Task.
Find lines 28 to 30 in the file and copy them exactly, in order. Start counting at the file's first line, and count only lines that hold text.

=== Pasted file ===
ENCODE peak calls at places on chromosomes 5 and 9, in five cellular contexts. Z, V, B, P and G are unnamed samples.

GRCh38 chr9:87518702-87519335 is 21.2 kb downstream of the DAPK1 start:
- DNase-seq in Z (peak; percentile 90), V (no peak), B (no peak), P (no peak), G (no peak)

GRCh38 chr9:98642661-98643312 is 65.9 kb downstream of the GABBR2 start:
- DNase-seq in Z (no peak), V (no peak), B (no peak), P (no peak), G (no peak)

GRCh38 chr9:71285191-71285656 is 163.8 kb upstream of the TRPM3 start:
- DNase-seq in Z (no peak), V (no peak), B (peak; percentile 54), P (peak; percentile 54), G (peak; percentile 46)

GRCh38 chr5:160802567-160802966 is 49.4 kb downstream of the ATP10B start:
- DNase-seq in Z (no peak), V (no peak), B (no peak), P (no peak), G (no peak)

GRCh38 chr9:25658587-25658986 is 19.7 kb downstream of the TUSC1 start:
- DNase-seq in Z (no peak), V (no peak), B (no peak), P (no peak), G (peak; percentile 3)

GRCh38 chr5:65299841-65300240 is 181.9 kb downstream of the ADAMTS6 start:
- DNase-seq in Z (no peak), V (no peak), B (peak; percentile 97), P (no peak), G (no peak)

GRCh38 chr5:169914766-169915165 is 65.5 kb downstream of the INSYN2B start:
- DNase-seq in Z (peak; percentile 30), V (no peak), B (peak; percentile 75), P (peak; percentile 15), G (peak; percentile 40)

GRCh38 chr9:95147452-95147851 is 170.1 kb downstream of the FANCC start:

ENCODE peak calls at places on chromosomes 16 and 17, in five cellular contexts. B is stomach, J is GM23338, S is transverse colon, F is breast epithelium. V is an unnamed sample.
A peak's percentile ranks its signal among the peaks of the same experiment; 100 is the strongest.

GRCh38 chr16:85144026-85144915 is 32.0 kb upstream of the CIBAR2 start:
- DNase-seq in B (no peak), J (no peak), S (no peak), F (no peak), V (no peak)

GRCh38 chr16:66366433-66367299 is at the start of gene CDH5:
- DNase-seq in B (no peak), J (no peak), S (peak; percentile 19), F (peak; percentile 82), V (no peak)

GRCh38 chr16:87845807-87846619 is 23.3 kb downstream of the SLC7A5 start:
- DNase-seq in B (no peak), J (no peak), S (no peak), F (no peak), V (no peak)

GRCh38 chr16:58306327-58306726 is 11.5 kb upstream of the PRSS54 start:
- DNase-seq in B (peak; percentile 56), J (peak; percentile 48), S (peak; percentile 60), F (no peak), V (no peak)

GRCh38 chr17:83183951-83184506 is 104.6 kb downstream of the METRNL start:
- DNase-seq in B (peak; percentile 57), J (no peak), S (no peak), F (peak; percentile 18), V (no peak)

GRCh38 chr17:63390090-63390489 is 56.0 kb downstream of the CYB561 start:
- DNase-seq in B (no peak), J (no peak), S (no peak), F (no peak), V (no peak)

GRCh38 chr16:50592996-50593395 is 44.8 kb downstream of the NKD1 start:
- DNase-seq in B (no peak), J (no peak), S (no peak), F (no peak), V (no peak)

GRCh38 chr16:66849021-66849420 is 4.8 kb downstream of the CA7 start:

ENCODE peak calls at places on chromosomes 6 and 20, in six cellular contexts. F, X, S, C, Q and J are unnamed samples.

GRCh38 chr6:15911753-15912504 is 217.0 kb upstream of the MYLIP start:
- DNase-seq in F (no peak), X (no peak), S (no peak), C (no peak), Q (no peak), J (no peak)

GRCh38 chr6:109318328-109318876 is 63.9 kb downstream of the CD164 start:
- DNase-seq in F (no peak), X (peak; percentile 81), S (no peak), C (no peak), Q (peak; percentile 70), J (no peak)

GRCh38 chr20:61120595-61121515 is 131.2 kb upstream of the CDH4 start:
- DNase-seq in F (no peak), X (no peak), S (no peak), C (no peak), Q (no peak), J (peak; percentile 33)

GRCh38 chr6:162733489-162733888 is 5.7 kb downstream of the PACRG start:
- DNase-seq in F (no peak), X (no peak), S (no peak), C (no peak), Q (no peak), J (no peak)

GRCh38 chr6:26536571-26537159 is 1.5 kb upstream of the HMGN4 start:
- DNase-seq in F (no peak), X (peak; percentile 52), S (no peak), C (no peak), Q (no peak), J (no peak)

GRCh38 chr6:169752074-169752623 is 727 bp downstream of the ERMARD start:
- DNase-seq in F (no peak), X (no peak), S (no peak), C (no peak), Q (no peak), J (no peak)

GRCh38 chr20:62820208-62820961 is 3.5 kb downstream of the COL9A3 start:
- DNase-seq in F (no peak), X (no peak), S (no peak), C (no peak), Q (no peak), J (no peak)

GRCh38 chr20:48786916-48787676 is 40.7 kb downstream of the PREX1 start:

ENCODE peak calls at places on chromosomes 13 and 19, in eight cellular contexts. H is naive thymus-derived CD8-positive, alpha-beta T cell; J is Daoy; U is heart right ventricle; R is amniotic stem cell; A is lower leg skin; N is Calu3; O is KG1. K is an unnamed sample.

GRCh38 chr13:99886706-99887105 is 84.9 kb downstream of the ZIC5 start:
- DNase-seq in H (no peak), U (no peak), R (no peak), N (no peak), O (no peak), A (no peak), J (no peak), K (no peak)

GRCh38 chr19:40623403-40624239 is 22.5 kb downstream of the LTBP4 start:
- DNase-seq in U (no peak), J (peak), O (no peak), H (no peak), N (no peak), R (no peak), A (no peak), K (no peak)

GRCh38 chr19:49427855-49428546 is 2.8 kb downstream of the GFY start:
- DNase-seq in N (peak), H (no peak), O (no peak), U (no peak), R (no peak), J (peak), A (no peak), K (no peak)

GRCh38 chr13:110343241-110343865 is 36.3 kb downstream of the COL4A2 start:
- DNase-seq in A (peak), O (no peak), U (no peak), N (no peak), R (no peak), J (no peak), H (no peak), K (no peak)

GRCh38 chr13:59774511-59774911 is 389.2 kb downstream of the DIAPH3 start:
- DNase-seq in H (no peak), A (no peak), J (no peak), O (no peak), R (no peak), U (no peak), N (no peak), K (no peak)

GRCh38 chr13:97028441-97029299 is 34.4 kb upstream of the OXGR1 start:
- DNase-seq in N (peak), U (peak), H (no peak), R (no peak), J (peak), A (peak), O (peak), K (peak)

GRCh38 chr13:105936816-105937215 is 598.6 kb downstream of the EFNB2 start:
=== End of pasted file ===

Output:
- DNase-seq in B (peak; percentile 57), J (no peak), S (no peak), F (peak; percentile 18), V (no peak)

GRCh38 chr17:63390090-63390489 is 56.0 kb downstream of the CYB561 start:
- DNase-seq in B (no peak), J (no peak), S (no peak), F (no peak), V (no peak)